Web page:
What is a Specific Learning Disability (SLD)?
Learning disabilities, or learning disorders, are an umbrella term for a wide variety of learning problems. A learning disability is not a problem with intelligence or motivation. Kids with learning disabilities aren't lazy or dumb. In fact, most are just as smart as everyone else. Their brains are simply wired differently. This difference affects how they receive and process information.
DSM-5 considers SLD to be a type of Neurodevelopmental Disorder that impedes the ability to learn or use specific academic skills (e.g., reading, writing, or arithmetic), which are the foundation for other academic learning. The learning difficulties are 'unexpected' in that other aspects of development seem to be fine. A child may be assessed as having a specific learning disability when their difficulties are very specific and are not due to other causes, such as their general ability being below average, sight or hearing difficulties, emotional factors or a physical condition. Difficulties can range from mild to severe.
Specific learning disabilities include:
Other types of learning difficulties include:
Signs & Symptoms
Learning disabilities look very different from one child to another. One child may struggle with reading and spelling, while another loves books but can't understand math. Still another child may have difficulty understanding what others are saying or communicating out loud. The problems are very different, but they are all learning disorders. Following is a list of common red flags for learning disorder:
At Preschool age
Between Ages 5-9
Between Ages 10-13
Experts aren't exactly sure what causes learning disabilities. Some possibilities include:
Learning disabilities are NOT caused by economic disadvantage, environmental factors, or cultural differences. In fact, there is frequently no apparent cause for learning disabilities.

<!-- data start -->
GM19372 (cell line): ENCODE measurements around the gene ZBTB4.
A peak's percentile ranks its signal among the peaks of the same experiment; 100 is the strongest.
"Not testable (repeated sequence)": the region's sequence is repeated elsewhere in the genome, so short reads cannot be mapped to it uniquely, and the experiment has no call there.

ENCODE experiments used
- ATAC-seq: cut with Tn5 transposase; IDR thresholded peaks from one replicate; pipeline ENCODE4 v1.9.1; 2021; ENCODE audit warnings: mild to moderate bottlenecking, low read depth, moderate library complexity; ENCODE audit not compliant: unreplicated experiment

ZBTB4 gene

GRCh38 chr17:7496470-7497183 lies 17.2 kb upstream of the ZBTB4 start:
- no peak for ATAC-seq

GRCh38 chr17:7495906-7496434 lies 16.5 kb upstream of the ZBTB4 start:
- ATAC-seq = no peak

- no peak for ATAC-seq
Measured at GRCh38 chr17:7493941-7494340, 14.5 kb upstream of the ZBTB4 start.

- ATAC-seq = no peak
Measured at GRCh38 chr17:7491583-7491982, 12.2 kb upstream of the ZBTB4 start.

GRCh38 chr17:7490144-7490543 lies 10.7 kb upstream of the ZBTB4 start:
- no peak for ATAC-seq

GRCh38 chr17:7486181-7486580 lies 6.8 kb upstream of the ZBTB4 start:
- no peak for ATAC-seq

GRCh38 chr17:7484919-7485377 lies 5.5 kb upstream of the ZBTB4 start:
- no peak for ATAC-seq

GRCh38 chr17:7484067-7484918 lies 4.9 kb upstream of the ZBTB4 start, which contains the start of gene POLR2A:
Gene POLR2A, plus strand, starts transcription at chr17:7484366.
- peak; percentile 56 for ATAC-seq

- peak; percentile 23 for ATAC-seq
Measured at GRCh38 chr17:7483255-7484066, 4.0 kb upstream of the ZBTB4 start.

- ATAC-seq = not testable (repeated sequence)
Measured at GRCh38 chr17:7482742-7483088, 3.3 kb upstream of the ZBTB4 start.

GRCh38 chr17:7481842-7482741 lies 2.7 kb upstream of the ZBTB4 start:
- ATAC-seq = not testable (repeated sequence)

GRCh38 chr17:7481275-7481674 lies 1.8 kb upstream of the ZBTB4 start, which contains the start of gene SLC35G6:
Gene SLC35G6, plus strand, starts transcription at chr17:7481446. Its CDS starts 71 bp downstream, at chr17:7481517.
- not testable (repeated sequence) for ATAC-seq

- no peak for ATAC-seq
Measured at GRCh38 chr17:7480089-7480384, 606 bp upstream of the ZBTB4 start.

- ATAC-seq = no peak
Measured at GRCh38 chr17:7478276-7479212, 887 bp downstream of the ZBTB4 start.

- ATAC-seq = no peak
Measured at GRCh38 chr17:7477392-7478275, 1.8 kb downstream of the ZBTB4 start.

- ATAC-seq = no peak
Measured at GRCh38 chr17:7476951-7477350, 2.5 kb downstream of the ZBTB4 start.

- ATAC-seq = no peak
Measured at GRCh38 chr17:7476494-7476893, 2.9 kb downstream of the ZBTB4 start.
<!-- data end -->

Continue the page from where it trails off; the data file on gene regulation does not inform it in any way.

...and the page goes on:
Diagnosing a learning disability is a process. It involves detailed history taking, testing, and observation by a Clinical Psychologist.
Is there any treatment for learning disabilities?
Multiple interventions that look at all relevant biological, psychological, and social factors are essential and comprise a general principle of treatment. While there is no cure for specific learning disorder, there are many ways to improve reading, writing, and math skills for a child. Treatment usually includes both strengthening the skills and developing a learning strategy tailored to take advantage of a child's strengths.
Early Identification and Early Intervention is key!
After the assessment period, if your child is determined to have a disability, an Individualized Education Program (IEP) is made. This personalized and written education plan
Special Educator: The most common treatment for learning disabilities is special education. The basic approach is to teach learning skills by building on the child's abilities and strengths while correcting and compensating for disabilities and weaknesses.
Occupational therapy can be helpful to children who experience difficulty with motor and fine motor skills.
Speech therapists work with children who have language-based or reading comprehension issues and can help them improve their ability to understand and communicate in social situations
Clinical Psychologist: Psychotherapy, cognitive behavior therapy in particular, may also be helpful in treating the emotional and behavioral problems that can accompany specific learning disorder.
Some medications may be effective in helping the child learn by enhancing attention and concentration..